How to Garden and Landscape for Butterflies, by Alan Branhagen

Butterflies are likely the most beloved and recognizable group of insects because of their striking wing coloring and patterning. Butterflies are a subset of moths in the order Lepidoptera. Because our North American butterflies are active during the day, and no species is a pest to the average person, they get more respect than their mostly less charismatic moth cousins. 

Butterflies have a complete metamorphosis. The life cycle starts as an egg that hatches into a caterpillar. The caterpillar voraciously eats plants to grow and then at a certain stage forms a chrysalis to prepare for its miraculous transformation into an adult butterfly. In much of the United States, the dazzling monarch is the most recognizable of our butterflies and in recent decades has become the poster child for all butterflies.

An eastern tiger swallowtail butterfly nectaring on native anise hyssop. All swallowtails overwinter in the chrysalis stage.

I’m over 60 years old and have been interested in butterflies since I was a wee one. I remember catching my first butterfly by hand—an orange sulphur—then known as the alfalfa butterfly. Butterflies were abundant when I was a child growing up in northeast Iowa near the banks of the Upper Iowa River. If only I had had a cell phone camera like today’s children, I could prove that the “new normal” of butterfly diversity and abundance is NOT normal. My memories seem like a fantasy now. Across the street from where I grew up in meadows and alfalfa fields I could find olympia marbles; American, bronze, purplish and gray coppers; Milbert’s tortoiseshells; aphrodite fritillaries; and long dash skippers. All of these are now gone, although I did see a gray copper a few years ago, decades after its disappearance. Still-present butterflies are in greatly reduced numbers.

It’s not my brain embellishing fond childhood memories. Local to international research validates my butterfly memories. Dr. Kirk Larsen, biology professor at Luther College in Decorah, Iowa, has had students sample butterflies and compare them to historical documentation by local butterfly expert Bert Porter (see the Porter House Museum in Decorah, Iowa). Bert Porter documented 73 species of butterflies in Winneshiek County in 1908. Dr. Larson’s research in 1998 found 55 species. These numbers dropped to 42 species by 2015. A research study of population trends over the past 21 years of 81 Ohio butterfly species has found a more than two percent drop compounding each year. Some of the best international research has been done in Germany (Josef H. Reichholf), verifying an over 85 percent drop in butterfly and moth abundance in Bavaria.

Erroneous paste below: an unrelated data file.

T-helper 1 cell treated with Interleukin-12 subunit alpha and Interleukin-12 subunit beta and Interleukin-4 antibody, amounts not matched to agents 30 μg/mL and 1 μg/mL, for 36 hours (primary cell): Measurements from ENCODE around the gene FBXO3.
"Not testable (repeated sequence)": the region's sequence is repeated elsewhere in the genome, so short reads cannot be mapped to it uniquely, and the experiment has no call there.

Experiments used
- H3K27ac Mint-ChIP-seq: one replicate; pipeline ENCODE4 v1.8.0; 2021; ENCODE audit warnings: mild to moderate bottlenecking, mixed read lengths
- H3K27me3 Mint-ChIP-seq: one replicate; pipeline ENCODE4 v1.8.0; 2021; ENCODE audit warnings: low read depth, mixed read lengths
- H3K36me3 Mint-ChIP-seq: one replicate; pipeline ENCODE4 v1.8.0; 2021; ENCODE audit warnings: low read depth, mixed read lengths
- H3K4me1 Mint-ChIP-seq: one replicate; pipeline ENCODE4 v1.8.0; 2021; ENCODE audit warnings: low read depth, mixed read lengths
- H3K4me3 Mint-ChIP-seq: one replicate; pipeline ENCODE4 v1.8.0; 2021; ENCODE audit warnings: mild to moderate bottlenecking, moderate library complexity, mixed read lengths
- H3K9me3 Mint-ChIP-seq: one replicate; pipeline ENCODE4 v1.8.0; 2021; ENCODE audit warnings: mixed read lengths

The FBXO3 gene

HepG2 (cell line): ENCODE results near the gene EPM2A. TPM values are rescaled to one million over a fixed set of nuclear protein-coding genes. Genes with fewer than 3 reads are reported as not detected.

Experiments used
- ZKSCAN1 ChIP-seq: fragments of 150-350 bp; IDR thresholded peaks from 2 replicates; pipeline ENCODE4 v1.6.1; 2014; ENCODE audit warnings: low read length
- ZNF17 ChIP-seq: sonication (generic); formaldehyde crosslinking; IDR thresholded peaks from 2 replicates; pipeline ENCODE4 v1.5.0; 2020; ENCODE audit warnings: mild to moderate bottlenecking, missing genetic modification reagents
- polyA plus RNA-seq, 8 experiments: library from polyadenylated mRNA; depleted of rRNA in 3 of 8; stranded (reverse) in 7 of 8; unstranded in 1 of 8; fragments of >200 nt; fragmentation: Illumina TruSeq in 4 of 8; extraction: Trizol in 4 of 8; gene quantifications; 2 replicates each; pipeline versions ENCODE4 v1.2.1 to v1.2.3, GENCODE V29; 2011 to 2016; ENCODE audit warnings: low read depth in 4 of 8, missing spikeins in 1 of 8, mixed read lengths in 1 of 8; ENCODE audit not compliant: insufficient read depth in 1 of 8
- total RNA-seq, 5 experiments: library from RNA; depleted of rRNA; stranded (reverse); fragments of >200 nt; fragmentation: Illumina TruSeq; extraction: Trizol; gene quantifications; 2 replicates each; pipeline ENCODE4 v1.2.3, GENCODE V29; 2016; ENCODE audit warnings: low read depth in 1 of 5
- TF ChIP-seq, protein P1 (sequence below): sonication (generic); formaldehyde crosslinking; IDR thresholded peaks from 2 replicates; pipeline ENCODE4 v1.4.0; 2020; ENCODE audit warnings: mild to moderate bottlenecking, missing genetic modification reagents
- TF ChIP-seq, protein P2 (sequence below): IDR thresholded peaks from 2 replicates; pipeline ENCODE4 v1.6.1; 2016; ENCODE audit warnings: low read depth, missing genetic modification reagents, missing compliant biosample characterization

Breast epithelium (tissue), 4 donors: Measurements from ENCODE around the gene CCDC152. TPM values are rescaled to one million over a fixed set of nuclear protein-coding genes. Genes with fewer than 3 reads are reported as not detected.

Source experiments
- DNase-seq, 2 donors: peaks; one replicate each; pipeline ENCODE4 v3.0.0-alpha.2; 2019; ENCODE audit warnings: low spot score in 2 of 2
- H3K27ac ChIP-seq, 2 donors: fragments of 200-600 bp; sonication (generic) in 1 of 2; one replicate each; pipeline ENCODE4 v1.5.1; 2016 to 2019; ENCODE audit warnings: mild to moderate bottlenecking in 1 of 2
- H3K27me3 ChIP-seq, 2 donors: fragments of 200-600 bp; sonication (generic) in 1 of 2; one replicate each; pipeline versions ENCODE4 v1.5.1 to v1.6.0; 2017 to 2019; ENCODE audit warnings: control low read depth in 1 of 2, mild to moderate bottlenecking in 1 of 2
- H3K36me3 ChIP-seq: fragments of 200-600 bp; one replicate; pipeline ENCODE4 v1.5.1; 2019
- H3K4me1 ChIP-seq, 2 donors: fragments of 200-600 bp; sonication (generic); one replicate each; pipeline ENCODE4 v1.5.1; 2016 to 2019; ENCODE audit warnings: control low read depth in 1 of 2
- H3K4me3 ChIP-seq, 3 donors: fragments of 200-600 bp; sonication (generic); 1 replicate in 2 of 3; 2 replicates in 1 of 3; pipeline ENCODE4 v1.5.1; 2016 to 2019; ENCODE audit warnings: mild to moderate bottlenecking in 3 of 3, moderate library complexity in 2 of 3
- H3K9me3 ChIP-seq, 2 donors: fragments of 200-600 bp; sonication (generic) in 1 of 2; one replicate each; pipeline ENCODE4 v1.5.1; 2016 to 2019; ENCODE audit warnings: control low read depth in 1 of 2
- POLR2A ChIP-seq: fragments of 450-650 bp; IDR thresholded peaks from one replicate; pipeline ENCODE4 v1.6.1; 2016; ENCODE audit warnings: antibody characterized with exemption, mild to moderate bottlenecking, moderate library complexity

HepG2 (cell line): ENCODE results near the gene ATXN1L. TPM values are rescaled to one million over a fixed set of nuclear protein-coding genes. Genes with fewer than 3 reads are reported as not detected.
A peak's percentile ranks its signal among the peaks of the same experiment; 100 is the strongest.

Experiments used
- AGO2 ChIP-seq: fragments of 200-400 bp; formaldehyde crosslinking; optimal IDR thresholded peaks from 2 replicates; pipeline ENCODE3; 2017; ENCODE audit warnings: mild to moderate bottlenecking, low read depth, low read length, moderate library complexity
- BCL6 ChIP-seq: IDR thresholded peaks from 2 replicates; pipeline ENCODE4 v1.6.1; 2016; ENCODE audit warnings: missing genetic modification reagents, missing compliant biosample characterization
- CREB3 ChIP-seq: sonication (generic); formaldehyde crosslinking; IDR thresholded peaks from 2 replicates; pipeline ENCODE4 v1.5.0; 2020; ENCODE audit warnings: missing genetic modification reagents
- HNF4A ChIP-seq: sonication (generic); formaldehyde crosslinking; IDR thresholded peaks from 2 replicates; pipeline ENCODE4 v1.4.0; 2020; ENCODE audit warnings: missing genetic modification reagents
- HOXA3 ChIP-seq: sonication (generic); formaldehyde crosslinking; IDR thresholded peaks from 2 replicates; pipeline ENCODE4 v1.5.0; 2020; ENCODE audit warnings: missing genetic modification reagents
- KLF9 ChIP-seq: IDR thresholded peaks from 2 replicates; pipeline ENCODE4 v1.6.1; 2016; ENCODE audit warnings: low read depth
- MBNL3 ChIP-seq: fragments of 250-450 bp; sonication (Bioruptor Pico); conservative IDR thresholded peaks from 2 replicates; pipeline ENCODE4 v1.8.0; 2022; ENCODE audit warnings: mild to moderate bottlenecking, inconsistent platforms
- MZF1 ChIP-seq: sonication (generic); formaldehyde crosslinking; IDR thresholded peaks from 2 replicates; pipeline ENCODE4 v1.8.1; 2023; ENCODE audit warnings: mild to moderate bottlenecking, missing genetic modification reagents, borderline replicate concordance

A banded hairstreak nectaring on a black-
eyed Susan. Oak and hickory trees are the hosts for the hairstreak butterfly.

If there is one thing to know about butterflies it is this: they are resilient. This is why I encourage gardeners to garden with butterflies in mind. Butterflies can lay hundreds of eggs; many have multiple generations in a single growing season. Compare that to a bird that might have just a few eggs with even fewer species raising multiple broods in a growing season and one can see how home gardens can be a place for numbers to increase. The return of the gray copper to my hometown habitat is a good example of the resilience of Lepidoptera. I try to be optimistic that we can turn this around. Creating better butterfly habitat will also help many other beneficial insects. After plants, beneficial insects are our best building blocks to a healthy web of life.